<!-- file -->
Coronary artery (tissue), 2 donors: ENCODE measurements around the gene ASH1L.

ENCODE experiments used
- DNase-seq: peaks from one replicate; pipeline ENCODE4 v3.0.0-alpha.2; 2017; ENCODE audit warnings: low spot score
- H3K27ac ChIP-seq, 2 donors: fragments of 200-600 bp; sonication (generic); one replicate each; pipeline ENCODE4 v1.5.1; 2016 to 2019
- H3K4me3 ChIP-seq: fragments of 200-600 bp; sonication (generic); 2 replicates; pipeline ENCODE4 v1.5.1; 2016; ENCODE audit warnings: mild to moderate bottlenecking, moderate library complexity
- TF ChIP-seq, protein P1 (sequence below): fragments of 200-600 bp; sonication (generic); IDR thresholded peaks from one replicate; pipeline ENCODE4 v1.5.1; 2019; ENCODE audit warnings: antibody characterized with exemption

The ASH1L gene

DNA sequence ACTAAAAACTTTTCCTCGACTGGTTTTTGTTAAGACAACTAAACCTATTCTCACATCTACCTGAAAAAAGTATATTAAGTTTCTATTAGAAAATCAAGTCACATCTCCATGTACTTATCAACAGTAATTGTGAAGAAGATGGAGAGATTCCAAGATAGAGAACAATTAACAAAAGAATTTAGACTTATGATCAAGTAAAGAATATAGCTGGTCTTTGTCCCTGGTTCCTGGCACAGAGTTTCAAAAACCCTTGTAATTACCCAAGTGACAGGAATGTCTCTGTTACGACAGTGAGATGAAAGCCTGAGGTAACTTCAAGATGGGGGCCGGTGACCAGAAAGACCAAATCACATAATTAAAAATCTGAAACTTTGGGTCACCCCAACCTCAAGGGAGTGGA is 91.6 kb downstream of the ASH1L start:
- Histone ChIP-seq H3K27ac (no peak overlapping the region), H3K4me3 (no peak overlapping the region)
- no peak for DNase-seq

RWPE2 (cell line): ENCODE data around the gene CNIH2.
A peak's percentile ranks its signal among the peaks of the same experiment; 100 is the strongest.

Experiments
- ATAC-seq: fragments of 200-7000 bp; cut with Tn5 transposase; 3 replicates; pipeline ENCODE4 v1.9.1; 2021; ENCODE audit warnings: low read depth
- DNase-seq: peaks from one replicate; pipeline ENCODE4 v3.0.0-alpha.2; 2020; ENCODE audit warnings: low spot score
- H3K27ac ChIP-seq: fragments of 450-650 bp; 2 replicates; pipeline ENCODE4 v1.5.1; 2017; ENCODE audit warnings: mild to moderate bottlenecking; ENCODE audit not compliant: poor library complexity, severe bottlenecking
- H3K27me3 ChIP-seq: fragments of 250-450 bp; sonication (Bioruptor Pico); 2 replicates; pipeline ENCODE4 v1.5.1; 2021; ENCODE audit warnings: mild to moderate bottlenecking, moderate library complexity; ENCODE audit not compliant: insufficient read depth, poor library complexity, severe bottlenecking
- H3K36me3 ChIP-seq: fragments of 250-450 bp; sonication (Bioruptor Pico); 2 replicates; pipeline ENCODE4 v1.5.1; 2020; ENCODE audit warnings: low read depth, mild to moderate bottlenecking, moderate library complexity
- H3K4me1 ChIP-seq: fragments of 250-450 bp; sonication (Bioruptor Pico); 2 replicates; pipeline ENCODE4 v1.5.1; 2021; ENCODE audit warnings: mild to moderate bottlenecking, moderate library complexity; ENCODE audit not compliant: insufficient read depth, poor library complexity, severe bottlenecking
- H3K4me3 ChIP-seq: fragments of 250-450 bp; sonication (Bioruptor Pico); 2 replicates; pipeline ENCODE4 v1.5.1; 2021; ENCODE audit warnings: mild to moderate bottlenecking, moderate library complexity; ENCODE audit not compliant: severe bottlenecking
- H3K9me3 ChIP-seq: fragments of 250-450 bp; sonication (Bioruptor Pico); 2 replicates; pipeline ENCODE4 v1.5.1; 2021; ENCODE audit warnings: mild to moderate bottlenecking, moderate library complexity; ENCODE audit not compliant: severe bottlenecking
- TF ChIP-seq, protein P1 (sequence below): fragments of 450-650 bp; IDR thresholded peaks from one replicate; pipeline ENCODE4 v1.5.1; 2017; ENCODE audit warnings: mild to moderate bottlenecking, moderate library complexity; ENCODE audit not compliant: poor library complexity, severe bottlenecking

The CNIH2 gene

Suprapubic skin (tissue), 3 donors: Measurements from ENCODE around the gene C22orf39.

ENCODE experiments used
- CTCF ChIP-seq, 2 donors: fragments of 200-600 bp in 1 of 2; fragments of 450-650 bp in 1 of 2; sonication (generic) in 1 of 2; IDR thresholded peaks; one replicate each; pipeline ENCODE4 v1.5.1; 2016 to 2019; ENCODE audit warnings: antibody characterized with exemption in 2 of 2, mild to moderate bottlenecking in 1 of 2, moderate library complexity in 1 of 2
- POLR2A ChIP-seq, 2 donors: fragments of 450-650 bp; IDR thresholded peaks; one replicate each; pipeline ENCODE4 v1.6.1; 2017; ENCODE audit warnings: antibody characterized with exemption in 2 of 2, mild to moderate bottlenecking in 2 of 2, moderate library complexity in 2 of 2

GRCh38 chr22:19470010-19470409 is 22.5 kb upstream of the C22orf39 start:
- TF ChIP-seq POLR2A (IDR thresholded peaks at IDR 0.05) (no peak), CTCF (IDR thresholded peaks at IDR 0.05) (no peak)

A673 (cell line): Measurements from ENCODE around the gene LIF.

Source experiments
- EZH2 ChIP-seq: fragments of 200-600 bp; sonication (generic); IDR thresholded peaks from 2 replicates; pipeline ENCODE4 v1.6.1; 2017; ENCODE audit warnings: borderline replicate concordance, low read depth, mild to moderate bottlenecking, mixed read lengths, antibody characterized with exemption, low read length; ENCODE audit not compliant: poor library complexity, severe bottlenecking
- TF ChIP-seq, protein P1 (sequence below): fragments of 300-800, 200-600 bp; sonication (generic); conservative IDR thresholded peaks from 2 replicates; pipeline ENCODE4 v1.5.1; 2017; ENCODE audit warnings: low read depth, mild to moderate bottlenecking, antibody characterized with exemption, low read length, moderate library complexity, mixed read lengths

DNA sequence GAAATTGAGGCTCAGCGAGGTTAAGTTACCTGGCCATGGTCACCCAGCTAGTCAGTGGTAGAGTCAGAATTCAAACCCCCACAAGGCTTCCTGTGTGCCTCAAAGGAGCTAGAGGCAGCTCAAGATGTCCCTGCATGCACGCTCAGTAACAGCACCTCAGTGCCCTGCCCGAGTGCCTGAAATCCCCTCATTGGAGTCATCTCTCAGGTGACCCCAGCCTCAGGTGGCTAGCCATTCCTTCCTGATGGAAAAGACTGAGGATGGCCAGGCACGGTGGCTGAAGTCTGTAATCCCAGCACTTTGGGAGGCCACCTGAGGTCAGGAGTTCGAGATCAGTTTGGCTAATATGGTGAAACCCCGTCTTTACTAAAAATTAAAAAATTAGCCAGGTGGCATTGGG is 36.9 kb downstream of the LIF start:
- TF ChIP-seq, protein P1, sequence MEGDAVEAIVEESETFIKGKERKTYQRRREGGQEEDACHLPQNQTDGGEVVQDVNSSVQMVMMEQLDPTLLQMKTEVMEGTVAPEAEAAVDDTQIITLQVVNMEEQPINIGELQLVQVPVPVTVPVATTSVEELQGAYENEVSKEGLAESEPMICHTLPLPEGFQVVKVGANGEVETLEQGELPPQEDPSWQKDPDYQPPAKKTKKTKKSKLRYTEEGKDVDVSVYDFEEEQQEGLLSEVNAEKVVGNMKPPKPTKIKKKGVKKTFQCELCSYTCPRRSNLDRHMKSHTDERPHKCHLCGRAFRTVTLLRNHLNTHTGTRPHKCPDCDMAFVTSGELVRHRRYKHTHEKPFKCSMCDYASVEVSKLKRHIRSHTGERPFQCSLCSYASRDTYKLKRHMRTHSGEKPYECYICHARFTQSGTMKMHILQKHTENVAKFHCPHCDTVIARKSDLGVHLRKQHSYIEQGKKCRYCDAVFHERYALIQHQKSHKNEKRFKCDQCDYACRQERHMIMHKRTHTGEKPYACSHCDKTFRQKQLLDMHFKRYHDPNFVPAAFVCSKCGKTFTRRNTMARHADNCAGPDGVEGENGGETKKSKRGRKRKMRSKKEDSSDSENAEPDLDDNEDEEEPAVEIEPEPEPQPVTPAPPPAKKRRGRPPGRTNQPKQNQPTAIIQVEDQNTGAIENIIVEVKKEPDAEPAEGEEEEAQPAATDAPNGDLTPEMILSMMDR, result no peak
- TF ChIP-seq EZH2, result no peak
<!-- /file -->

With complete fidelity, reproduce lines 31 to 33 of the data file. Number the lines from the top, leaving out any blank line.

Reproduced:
Source experiments
- EZH2 ChIP-seq: fragments of 200-600 bp; sonication (generic); IDR thresholded peaks from 2 replicates; pipeline ENCODE4 v1.6.1; 2017; ENCODE audit warnings: borderline replicate concordance, low read depth, mild to moderate bottlenecking, mixed read lengths, antibody characterized with exemption, low read length; ENCODE audit not compliant: poor library complexity, severe bottlenecking
- TF ChIP-seq, protein P1 (sequence below): fragments of 300-800, 200-600 bp; sonication (generic); conservative IDR thresholded peaks from 2 replicates; pipeline ENCODE4 v1.5.1; 2017; ENCODE audit warnings: low read depth, mild to moderate bottlenecking, antibody characterized with exemption, low read length, moderate library complexity, mixed read lengths